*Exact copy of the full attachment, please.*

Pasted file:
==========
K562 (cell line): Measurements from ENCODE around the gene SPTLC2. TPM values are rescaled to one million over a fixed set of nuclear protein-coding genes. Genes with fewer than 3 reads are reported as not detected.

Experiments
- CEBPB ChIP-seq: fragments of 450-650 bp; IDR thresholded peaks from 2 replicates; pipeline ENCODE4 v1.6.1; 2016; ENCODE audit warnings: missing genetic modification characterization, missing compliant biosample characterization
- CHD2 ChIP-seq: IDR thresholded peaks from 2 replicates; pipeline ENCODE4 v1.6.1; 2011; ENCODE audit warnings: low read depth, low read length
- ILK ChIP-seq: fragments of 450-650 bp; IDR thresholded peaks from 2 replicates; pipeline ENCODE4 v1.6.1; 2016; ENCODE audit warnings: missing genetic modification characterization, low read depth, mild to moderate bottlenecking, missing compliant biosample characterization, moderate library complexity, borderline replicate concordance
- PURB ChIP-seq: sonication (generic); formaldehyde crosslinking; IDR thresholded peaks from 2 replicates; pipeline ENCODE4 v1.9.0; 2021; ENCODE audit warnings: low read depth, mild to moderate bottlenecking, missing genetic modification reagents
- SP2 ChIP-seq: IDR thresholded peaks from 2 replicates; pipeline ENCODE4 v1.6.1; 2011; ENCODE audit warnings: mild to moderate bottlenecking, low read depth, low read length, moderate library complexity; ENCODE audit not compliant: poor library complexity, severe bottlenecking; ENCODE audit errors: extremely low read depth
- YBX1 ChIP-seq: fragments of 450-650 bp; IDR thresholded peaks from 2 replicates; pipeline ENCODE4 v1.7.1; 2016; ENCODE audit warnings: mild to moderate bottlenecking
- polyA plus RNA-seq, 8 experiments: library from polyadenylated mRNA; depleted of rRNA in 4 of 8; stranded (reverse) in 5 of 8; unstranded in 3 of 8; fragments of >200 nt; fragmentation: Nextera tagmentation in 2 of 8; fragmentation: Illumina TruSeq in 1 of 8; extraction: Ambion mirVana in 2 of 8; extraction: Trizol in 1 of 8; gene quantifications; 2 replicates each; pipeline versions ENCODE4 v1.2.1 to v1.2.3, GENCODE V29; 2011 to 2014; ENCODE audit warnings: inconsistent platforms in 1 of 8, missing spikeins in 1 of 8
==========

K562 (cell line): Measurements from ENCODE around the gene SPTLC2. TPM values are rescaled to one million over a fixed set of nuclear protein-coding genes. Genes with fewer than 3 reads are reported as not detected.

Experiments
- CEBPB ChIP-seq: fragments of 450-650 bp; IDR thresholded peaks from 2 replicates; pipeline ENCODE4 v1.6.1; 2016; ENCODE audit warnings: missing genetic modification characterization, missing compliant biosample characterization
- CHD2 ChIP-seq: IDR thresholded peaks from 2 replicates; pipeline ENCODE4 v1.6.1; 2011; ENCODE audit warnings: low read depth, low read length
- ILK ChIP-seq: fragments of 450-650 bp; IDR thresholded peaks from 2 replicates; pipeline ENCODE4 v1.6.1; 2016; ENCODE audit warnings: missing genetic modification characterization, low read depth, mild to moderate bottlenecking, missing compliant biosample characterization, moderate library complexity, borderline replicate concordance
- PURB ChIP-seq: sonication (generic); formaldehyde crosslinking; IDR thresholded peaks from 2 replicates; pipeline ENCODE4 v1.9.0; 2021; ENCODE audit warnings: low read depth, mild to moderate bottlenecking, missing genetic modification reagents
- SP2 ChIP-seq: IDR thresholded peaks from 2 replicates; pipeline ENCODE4 v1.6.1; 2011; ENCODE audit warnings: mild to moderate bottlenecking, low read depth, low read length, moderate library complexity; ENCODE audit not compliant: poor library complexity, severe bottlenecking; ENCODE audit errors: extremely low read depth
- YBX1 ChIP-seq: fragments of 450-650 bp; IDR thresholded peaks from 2 replicates; pipeline ENCODE4 v1.7.1; 2016; ENCODE audit warnings: mild to moderate bottlenecking
- polyA plus RNA-seq, 8 experiments: library from polyadenylated mRNA; depleted of rRNA in 4 of 8; stranded (reverse) in 5 of 8; unstranded in 3 of 8; fragments of >200 nt; fragmentation: Nextera tagmentation in 2 of 8; fragmentation: Illumina TruSeq in 1 of 8; extraction: Ambion mirVana in 2 of 8; extraction: Trizol in 1 of 8; gene quantifications; 2 replicates each; pipeline versions ENCODE4 v1.2.1 to v1.2.3, GENCODE V29; 2011 to 2014; ENCODE audit warnings: inconsistent platforms in 1 of 8, missing spikeins in 1 of 8